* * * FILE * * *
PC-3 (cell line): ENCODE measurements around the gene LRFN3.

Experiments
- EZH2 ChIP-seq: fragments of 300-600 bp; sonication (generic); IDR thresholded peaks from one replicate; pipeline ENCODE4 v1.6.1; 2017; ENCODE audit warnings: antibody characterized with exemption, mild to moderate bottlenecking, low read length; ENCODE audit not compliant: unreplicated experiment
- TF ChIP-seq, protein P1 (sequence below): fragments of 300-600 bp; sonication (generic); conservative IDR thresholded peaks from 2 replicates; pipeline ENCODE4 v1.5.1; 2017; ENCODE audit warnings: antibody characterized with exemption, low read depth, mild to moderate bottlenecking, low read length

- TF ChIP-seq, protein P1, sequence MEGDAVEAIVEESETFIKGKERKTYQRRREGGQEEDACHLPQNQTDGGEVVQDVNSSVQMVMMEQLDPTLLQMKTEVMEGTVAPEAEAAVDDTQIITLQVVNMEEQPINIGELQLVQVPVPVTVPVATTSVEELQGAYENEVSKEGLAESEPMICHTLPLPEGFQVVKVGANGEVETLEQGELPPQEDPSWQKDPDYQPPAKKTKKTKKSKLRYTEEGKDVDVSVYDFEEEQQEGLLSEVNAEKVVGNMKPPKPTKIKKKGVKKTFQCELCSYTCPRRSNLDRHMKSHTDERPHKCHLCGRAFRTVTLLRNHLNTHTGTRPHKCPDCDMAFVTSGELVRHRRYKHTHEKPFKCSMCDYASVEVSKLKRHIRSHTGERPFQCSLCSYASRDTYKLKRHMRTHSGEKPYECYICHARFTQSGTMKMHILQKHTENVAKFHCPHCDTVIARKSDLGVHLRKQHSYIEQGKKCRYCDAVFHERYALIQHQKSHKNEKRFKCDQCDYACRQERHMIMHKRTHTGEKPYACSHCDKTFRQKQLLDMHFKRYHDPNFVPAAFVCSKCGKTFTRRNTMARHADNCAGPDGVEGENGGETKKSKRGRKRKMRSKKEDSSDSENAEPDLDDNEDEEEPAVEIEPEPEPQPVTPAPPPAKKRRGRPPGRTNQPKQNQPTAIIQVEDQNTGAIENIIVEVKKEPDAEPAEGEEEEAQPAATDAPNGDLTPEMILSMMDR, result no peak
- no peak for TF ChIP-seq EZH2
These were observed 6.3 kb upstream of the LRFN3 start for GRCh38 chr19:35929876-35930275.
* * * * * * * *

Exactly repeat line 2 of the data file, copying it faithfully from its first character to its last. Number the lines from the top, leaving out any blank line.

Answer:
Experiments